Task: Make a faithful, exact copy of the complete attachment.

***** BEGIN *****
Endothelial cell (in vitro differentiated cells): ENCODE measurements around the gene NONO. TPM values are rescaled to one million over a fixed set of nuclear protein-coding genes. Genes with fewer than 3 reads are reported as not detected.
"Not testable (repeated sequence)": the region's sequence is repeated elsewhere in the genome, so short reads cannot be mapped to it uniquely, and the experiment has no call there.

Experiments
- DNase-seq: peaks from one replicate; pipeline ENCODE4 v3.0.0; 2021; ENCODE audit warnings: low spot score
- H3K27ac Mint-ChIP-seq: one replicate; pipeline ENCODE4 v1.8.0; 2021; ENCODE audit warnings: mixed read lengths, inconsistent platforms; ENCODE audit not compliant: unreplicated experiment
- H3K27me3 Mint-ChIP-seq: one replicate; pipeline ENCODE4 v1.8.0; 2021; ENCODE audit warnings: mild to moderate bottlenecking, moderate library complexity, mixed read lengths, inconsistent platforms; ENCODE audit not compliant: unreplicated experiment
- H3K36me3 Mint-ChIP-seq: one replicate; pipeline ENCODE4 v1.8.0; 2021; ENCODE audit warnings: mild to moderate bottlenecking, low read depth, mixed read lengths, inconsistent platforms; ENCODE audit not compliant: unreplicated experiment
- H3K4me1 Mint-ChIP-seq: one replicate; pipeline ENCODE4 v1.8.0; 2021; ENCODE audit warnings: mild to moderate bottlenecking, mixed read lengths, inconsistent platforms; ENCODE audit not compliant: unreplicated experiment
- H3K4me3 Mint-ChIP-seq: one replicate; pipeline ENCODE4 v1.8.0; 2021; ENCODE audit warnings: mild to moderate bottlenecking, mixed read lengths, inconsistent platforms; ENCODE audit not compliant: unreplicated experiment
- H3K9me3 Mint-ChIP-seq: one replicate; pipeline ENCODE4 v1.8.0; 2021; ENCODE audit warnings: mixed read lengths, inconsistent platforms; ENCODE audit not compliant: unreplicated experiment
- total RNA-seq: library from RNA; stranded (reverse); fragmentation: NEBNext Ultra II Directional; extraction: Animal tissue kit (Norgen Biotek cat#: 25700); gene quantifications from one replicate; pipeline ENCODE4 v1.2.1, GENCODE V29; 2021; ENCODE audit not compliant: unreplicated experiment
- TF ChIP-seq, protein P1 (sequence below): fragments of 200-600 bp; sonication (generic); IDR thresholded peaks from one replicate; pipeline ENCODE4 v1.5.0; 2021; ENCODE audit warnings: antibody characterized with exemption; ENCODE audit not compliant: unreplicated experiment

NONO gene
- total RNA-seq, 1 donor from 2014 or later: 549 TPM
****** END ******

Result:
Endothelial cell (in vitro differentiated cells): ENCODE measurements around the gene NONO. TPM values are rescaled to one million over a fixed set of nuclear protein-coding genes. Genes with fewer than 3 reads are reported as not detected.
"Not testable (repeated sequence)": the region's sequence is repeated elsewhere in the genome, so short reads cannot be mapped to it uniquely, and the experiment has no call there.

Experiments
- DNase-seq: peaks from one replicate; pipeline ENCODE4 v3.0.0; 2021; ENCODE audit warnings: low spot score
- H3K27ac Mint-ChIP-seq: one replicate; pipeline ENCODE4 v1.8.0; 2021; ENCODE audit warnings: mixed read lengths, inconsistent platforms; ENCODE audit not compliant: unreplicated experiment
- H3K27me3 Mint-ChIP-seq: one replicate; pipeline ENCODE4 v1.8.0; 2021; ENCODE audit warnings: mild to moderate bottlenecking, moderate library complexity, mixed read lengths, inconsistent platforms; ENCODE audit not compliant: unreplicated experiment
- H3K36me3 Mint-ChIP-seq: one replicate; pipeline ENCODE4 v1.8.0; 2021; ENCODE audit warnings: mild to moderate bottlenecking, low read depth, mixed read lengths, inconsistent platforms; ENCODE audit not compliant: unreplicated experiment
- H3K4me1 Mint-ChIP-seq: one replicate; pipeline ENCODE4 v1.8.0; 2021; ENCODE audit warnings: mild to moderate bottlenecking, mixed read lengths, inconsistent platforms; ENCODE audit not compliant: unreplicated experiment
- H3K4me3 Mint-ChIP-seq: one replicate; pipeline ENCODE4 v1.8.0; 2021; ENCODE audit warnings: mild to moderate bottlenecking, mixed read lengths, inconsistent platforms; ENCODE audit not compliant: unreplicated experiment
- H3K9me3 Mint-ChIP-seq: one replicate; pipeline ENCODE4 v1.8.0; 2021; ENCODE audit warnings: mixed read lengths, inconsistent platforms; ENCODE audit not compliant: unreplicated experiment
- total RNA-seq: library from RNA; stranded (reverse); fragmentation: NEBNext Ultra II Directional; extraction: Animal tissue kit (Norgen Biotek cat#: 25700); gene quantifications from one replicate; pipeline ENCODE4 v1.2.1, GENCODE V29; 2021; ENCODE audit not compliant: unreplicated experiment
- TF ChIP-seq, protein P1 (sequence below): fragments of 200-600 bp; sonication (generic); IDR thresholded peaks from one replicate; pipeline ENCODE4 v1.5.0; 2021; ENCODE audit warnings: antibody characterized with exemption; ENCODE audit not compliant: unreplicated experiment

NONO gene
- total RNA-seq, 1 donor from 2014 or later: 549 TPM